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Halloumi Granted PDO Status in Cyprus


Grilled Halloumi with Shiitake Mushroom Marinade and Truffle Honey Drizzle

Joining over 600 other location-protected products, Halloumi is now recognized by the EU as a Protected Designation of Origin cheese. Their application, submitted last year, was delayed for years due to disputes over the milk sourcing. Though Halloumi historically was made with goat’s or sheep’s milk, over the years cow’s milk gained prevalence as it became the cheaper and more available option. Curiously, it seems like cheesemakers were the ones most riled up about sheep’s and goat’s milk requirements after becoming so accustomed to using cow’s milk. Many of them would have preferred to make non-PDO Halloumi without having to deal with higher standards of production.

This move has geopolitical implications, too. (When does cheese not have geopolitical implications nowadays?) The island of Cyprus is divided ethnically between Greeks and Turks, but reunification has been a long goal. In fact, UN peacekeepers have been on the island since the Turkish invasion 40 years ago, making it one of the longest UN peacekeeping projects in history. Currently, Nicosia is the only divided capital city in Europe. Newly PDO Halloumi is allowed to come from both sides of the island, and the Greek and Turkish iterations (including spellings) are equally valid. As much as a cheese could be, Halloumi is a force for a united Cyprus.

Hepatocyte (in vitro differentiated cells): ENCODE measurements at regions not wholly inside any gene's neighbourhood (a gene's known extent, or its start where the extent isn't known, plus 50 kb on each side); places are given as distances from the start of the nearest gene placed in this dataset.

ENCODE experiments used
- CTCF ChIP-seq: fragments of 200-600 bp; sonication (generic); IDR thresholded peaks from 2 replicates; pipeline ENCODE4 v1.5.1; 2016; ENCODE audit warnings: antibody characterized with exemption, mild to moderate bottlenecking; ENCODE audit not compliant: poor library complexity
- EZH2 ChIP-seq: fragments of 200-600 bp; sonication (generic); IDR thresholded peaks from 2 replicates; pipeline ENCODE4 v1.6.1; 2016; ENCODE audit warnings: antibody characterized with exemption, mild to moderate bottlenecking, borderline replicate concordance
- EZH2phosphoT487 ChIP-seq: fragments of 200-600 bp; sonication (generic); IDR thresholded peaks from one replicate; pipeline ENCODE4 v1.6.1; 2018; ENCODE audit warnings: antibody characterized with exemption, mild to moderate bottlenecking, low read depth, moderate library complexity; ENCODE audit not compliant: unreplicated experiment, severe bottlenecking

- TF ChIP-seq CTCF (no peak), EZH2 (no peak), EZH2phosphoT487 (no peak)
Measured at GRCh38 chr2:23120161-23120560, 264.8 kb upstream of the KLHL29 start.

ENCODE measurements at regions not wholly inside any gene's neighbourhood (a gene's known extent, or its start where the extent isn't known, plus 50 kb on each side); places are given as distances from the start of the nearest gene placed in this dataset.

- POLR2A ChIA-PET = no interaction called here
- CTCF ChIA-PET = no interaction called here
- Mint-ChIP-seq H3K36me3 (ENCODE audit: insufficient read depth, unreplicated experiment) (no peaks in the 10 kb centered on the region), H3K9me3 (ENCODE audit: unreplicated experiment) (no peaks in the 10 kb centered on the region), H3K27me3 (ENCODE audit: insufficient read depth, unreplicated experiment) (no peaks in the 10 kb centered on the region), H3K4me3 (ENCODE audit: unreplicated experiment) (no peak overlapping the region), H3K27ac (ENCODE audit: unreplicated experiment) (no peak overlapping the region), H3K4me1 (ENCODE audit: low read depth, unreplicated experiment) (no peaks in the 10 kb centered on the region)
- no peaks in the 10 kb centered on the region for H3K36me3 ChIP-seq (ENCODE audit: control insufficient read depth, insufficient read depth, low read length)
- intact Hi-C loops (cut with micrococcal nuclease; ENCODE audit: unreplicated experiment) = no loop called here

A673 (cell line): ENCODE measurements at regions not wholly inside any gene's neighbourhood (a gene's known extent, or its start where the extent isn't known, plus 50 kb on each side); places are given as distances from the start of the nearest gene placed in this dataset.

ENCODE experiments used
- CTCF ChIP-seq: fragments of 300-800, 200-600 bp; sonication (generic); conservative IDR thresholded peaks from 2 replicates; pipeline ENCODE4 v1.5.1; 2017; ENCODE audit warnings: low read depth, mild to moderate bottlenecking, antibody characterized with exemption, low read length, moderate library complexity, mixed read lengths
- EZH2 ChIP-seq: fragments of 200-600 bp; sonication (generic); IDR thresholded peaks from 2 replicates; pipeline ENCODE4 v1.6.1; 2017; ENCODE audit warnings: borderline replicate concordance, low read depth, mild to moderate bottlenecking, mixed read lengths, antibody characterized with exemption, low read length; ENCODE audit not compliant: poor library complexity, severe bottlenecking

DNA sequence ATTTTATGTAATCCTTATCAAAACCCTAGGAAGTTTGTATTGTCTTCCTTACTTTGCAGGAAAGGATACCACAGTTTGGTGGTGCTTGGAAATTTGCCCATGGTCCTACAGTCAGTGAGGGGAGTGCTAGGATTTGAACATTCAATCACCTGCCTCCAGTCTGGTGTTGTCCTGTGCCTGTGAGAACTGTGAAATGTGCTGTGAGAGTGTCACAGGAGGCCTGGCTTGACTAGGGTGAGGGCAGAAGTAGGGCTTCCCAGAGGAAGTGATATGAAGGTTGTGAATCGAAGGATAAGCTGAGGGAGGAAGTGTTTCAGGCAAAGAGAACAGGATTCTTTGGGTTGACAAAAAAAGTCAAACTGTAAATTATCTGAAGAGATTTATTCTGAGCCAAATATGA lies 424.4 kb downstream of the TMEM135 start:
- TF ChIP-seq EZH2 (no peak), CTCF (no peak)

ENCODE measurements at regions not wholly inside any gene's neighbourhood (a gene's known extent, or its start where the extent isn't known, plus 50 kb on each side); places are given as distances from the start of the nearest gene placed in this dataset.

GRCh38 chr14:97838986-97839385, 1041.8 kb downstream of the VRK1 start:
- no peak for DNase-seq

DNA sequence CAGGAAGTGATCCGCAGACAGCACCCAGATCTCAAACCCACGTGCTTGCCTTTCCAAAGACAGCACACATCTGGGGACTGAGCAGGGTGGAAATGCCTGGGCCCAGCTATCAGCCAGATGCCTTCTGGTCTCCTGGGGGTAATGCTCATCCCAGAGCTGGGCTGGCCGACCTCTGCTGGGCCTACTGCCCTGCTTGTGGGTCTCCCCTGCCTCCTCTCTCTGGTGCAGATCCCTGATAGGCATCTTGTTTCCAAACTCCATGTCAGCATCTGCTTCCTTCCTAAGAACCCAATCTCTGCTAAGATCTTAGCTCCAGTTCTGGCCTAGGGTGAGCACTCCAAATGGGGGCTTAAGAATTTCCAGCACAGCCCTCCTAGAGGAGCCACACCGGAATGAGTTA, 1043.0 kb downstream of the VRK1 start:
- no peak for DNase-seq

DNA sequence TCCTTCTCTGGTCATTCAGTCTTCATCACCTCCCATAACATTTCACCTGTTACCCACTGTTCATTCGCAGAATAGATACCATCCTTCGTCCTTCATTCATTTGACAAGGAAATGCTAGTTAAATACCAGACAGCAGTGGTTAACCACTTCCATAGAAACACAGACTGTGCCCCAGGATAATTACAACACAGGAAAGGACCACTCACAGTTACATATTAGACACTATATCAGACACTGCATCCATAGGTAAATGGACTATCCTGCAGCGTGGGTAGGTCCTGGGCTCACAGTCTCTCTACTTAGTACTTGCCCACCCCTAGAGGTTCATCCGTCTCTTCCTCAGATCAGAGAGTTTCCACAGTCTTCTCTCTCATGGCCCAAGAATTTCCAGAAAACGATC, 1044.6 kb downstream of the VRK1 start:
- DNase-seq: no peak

This news couldn’t come at a better time for cheese fans. Halloumi’s high melting point makes it a summer staple—you can take it with you and not worry about sudden goo-ification of your cheese. It also means you can throw it on the grill if you are having a cookout! Deliciously salty, it will go well in a salad, sandwich, with white wine, or on its lonesome. Try these Halloumi Kebabs for a “meaty” vegetarian barbecue, or class it up with this recipe for Seared Halloumi with Dates, Orange, and Pomegranate.

Robbie Herbst

Robbie Herbst is a summer editorial intern and an undergrad at Dartmouth College, where he enjoys access to the unimaginably quaint cheese-makers of the upper valley. When he isn’t writing or playing violin, he likes to take bricks of Cabot Extra Sharp Cheddar on long hikes through the White Mountains.